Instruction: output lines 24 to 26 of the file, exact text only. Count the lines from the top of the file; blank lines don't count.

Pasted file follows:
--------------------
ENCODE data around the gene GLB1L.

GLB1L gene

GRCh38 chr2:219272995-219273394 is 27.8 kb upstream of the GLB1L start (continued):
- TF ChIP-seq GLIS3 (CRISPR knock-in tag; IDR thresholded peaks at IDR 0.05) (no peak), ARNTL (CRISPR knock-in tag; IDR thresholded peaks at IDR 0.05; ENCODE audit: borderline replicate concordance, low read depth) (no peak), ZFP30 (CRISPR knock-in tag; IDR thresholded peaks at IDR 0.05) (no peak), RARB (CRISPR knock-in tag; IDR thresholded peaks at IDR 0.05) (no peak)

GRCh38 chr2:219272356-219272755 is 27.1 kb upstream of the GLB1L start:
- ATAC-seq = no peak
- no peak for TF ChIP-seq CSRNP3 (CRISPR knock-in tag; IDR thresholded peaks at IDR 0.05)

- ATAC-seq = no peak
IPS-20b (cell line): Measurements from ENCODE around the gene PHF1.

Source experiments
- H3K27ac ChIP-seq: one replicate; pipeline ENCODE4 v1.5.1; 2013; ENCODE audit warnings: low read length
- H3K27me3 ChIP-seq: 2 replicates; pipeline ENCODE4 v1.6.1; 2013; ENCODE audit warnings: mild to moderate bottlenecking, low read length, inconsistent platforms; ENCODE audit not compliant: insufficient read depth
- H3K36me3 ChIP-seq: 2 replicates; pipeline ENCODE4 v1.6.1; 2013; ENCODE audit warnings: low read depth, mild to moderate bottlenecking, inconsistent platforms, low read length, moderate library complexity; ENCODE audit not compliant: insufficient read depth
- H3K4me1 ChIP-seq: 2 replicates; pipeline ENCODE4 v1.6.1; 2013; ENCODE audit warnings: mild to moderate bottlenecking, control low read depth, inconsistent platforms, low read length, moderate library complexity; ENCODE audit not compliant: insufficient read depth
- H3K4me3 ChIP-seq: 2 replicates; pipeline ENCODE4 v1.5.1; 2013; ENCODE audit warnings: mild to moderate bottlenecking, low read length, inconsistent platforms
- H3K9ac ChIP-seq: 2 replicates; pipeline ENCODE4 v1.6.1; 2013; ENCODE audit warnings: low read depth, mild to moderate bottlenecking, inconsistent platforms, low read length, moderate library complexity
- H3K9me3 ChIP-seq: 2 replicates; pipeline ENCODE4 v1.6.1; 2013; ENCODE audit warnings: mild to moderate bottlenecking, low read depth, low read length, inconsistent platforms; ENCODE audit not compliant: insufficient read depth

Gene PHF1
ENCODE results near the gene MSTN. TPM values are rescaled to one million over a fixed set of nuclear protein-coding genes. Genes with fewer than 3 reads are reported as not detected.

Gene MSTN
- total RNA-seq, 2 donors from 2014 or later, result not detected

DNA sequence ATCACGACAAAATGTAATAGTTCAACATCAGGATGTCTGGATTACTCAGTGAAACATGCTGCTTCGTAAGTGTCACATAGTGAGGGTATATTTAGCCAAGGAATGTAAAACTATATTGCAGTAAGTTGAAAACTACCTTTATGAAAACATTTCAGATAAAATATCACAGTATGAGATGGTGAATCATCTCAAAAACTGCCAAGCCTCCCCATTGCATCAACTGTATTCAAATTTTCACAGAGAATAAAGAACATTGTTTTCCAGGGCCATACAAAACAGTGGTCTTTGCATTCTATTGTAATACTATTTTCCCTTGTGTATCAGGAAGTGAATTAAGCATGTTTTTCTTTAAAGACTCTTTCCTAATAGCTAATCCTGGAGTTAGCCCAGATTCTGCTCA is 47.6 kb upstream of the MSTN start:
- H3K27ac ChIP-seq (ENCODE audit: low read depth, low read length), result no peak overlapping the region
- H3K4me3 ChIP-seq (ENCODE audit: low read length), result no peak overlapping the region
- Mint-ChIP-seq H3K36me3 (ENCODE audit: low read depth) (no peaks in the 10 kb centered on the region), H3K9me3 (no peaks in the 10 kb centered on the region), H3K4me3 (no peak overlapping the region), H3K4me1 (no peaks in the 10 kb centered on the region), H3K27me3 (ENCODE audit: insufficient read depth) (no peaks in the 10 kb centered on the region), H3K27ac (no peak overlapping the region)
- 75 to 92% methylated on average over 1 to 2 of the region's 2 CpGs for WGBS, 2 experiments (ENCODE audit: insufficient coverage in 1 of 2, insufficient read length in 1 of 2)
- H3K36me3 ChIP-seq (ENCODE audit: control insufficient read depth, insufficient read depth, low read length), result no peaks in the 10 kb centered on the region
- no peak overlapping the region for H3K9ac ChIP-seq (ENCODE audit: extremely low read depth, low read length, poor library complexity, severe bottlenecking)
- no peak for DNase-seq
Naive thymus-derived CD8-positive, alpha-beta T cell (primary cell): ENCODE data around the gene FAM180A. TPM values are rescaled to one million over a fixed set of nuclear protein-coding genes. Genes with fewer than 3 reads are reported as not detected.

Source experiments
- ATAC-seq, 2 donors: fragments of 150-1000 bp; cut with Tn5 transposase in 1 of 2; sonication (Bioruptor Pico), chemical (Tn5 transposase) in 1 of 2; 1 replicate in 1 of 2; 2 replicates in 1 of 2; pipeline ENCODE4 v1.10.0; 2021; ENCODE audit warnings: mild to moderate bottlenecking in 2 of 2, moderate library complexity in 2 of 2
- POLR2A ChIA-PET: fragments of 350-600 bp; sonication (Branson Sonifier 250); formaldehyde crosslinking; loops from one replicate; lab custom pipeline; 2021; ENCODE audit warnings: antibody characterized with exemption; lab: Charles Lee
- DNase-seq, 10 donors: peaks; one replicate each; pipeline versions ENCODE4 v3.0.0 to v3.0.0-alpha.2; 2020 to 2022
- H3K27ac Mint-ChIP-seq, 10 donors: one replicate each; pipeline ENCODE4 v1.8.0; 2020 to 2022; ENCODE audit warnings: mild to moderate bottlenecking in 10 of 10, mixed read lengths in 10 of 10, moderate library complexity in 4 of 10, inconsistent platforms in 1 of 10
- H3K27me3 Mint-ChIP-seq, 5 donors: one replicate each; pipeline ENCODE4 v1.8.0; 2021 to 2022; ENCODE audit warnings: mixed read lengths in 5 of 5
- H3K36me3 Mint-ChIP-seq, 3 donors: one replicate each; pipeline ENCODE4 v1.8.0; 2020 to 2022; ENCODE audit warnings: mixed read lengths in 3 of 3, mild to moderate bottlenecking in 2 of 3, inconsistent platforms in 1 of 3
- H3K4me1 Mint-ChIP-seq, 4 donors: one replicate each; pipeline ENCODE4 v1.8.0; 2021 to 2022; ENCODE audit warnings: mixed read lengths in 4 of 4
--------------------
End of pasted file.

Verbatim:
- H3K4me3 ChIP-seq (ENCODE audit: low read length), result no peak overlapping the region
- Mint-ChIP-seq H3K36me3 (ENCODE audit: low read depth) (no peaks in the 10 kb centered on the region), H3K9me3 (no peaks in the 10 kb centered on the region), H3K4me3 (no peak overlapping the region), H3K4me1 (no peaks in the 10 kb centered on the region), H3K27me3 (ENCODE audit: insufficient read depth) (no peaks in the 10 kb centered on the region), H3K27ac (no peak overlapping the region)
- 75 to 92% methylated on average over 1 to 2 of the region's 2 CpGs for WGBS, 2 experiments (ENCODE audit: insufficient coverage in 1 of 2, insufficient read length in 1 of 2)